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We also have an authorship problem, after all who is responsible: the collective that trained the algorithm? The algorithm? The programmers? In the case of the portrait, in place of the artist’s name was the signature and the equation that was used to generate it.

Detail of the signature of the work Edmond de Belamy (2018). Imagem:Timothy A. Clary—AFP/Getty Images

The problem of authorship also involves the images used in the creation process, an ethical and legal debate. Artists Sarah Andersen, Kelly McKernan and Karla Ortiz filed a class action lawsuit this year in the United States against Stability AI, Midjourney and Deviant Art because their works were used to train robots without their respective authorizations.

Hod Lipson, professor of mechanical engineering and director of the Creative Machines Laboratory at Columbia University in New York, is working on the project in which robots paint physical oil canvases and argues that we are seeing the birth of a new genre of visual art. And it was an ultra-realistic robot-painting that marked the 59th Venice Art Biennale, in 2022.

Ai-da robot. Image: DW / Deutsche Welle

Named after computer pioneer Ada Lovelace, Ai-Da was built and finished in 2019 by a team of programmers, psychologists, and experts in art and robotics. When exposed, she responds to the public’s questions while performing her paintings. The result of her production ends up in the background, since the attraction seems to be the robot itself, so that the artist plays the role of an artistic object.

Robot Ai-da painting. Image: disclosure.

The robot Ai-da brings us to another point of debate, which is the critic. How can art experts judge a production based on algorithms? Criticism is not yet ready to categorically evaluate these works, the research is under construction and it is the critic’s role to also reflect on whether the suppression of subjectivity in the creative process still operates in a sensitive sphere of society or if it only offers a dazzle with the technical preciosity.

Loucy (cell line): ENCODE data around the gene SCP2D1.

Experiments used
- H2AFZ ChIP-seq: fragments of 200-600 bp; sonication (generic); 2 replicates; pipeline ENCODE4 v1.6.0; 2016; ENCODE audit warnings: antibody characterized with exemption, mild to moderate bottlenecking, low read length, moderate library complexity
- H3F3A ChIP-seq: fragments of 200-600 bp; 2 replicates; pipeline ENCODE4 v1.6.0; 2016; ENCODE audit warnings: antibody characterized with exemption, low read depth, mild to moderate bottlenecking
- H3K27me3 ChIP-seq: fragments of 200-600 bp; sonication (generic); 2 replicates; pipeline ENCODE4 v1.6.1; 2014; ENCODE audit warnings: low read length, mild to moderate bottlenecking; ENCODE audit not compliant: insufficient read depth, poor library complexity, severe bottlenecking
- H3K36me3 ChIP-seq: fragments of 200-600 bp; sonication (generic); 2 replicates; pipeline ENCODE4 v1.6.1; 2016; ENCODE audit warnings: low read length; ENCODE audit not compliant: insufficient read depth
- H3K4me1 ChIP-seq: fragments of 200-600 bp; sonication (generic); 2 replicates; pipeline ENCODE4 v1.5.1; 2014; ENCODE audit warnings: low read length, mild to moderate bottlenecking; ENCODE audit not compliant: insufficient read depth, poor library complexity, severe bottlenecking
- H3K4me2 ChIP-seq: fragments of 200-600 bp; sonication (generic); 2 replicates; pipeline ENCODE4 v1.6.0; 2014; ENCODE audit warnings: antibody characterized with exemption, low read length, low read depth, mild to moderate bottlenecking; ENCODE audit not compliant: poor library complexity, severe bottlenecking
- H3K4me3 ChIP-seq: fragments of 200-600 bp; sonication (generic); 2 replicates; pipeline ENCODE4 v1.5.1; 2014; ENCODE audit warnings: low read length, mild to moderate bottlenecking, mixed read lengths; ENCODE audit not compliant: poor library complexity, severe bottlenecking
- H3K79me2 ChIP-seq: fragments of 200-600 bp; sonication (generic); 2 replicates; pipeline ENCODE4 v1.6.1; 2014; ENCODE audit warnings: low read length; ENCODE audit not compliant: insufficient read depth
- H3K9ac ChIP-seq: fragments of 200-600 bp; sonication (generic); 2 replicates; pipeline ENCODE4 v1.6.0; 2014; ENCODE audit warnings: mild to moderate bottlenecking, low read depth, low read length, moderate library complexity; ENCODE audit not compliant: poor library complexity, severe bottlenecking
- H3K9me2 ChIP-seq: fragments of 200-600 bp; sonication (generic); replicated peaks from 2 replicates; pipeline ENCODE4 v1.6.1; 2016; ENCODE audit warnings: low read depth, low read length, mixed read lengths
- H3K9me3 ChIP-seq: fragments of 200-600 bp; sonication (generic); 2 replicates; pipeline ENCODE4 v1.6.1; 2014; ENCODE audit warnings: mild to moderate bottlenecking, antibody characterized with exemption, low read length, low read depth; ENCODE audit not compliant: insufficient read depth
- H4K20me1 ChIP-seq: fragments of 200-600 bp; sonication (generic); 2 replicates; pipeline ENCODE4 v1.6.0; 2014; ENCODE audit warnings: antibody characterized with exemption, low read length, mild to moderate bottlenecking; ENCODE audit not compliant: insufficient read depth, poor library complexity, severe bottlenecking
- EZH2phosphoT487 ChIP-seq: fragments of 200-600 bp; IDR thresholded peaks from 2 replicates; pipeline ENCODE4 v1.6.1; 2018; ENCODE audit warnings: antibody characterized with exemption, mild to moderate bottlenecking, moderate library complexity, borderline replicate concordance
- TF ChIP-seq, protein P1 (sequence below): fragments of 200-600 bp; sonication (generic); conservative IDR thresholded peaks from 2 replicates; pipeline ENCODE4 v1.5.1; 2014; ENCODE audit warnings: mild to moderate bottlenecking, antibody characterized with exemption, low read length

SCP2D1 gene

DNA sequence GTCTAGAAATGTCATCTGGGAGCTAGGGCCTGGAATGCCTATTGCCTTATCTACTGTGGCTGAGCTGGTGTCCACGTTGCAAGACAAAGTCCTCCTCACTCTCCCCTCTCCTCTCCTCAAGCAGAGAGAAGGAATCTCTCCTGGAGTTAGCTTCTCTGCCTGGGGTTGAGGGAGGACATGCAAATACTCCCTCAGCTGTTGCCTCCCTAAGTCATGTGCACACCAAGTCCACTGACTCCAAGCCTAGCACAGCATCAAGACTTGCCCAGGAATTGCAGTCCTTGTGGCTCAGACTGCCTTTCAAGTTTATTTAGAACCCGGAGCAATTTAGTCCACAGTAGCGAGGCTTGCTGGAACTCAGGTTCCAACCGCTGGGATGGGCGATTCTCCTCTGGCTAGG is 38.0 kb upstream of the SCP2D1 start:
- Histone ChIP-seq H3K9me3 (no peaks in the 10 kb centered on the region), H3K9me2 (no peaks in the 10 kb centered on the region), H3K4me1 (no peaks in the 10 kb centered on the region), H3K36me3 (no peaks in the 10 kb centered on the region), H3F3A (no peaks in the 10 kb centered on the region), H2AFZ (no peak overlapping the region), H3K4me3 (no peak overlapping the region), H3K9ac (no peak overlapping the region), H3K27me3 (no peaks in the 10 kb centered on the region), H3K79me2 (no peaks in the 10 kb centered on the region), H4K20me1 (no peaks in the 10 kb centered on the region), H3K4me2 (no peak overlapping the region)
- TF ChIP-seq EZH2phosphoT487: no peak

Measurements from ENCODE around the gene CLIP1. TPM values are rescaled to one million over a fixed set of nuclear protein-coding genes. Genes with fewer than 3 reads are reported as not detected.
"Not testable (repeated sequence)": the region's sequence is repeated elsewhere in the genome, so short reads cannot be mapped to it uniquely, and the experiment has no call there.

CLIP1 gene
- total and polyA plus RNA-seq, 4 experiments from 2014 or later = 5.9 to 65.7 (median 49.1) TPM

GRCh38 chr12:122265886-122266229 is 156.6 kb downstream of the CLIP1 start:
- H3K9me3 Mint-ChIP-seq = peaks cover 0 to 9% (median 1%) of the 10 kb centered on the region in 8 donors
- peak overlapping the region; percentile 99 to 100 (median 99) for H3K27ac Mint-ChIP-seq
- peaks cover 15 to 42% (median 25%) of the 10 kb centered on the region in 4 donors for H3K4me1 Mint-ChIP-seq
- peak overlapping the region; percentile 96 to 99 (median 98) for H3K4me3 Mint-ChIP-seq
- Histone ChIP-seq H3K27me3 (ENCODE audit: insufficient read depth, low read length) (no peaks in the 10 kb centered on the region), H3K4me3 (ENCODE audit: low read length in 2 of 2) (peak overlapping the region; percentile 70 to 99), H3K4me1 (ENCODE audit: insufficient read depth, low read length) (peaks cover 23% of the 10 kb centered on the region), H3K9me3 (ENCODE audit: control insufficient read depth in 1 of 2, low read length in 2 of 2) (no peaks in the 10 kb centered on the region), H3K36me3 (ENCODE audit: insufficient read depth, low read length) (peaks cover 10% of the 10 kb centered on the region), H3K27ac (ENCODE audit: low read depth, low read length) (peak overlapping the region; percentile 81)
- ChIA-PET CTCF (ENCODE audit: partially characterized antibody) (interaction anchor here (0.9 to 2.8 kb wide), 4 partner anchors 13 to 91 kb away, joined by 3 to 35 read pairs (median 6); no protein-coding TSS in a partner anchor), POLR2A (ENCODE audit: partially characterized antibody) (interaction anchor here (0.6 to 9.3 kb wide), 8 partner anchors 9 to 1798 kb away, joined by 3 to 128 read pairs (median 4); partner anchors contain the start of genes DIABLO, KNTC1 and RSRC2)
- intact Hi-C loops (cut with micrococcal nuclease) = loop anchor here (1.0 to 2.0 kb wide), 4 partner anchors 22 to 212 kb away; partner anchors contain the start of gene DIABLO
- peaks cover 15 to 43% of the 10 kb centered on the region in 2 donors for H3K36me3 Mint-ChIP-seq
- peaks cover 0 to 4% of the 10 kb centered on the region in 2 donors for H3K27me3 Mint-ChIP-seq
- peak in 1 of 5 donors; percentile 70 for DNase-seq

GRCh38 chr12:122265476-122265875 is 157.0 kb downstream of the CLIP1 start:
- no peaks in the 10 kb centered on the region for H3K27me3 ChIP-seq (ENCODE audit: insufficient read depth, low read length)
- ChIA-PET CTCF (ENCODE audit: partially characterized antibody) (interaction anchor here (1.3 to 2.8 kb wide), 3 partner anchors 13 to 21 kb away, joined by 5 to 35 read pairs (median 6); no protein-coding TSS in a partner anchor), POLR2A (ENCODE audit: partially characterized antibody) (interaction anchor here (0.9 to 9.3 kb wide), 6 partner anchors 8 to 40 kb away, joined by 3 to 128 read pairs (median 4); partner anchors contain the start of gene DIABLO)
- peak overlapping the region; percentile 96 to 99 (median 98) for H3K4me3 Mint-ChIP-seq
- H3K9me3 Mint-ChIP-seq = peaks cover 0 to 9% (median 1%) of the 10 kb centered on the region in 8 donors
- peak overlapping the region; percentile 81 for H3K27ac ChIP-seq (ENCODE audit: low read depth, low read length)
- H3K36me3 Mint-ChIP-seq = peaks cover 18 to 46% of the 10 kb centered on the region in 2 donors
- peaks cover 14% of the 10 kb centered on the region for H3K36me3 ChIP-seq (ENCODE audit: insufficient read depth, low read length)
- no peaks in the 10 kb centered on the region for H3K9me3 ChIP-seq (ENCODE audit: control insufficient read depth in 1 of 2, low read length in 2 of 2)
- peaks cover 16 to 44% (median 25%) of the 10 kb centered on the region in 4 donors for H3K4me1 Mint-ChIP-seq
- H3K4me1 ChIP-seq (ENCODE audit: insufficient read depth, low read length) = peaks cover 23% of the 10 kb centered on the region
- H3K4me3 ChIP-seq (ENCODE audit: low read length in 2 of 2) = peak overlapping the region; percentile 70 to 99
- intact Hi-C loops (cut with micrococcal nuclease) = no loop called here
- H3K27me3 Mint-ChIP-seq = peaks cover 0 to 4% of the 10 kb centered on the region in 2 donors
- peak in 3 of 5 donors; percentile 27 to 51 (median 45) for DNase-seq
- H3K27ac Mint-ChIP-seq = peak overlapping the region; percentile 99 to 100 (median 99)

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Artificial intelligence involves a grouping of several technologies to simulate complex human activities such as learning capacity, problem solving, language understanding and decision making, but there is no perspective that reaches subjective levels of sensitivity and expression, so it is not the time to sentence art to death.

Art is dialectical, its meaning has never been easy to delimit and it is always renewed, Fabrizio Augusto Poltronieri, artist and professor at the Institute of Creative Technologies at De Montfort University, in Leicester, England, reveals, optimistically, in a live from the Pontifical Universidade Católica de São Paulo: “What really interests me and what I think is the state of the art in production and research on artificial intelligence and creativity is the development of methods, methodologies of artistic making, of creative making, where artificial intelligence works as a real-time collaborator for artists”.

The excessive cult of technology cannot be replaced by the sensitivity that only humans are endowed with, the fascination needs to be followed by criticism, in this way it is possible, as the professor points out, to use tools and methods in a libertarian and non-resigned way.

Giovanna Gregório holds a degree in Art: History, Criticism and Curatorship from PUC-SP. Independent researcher and critic.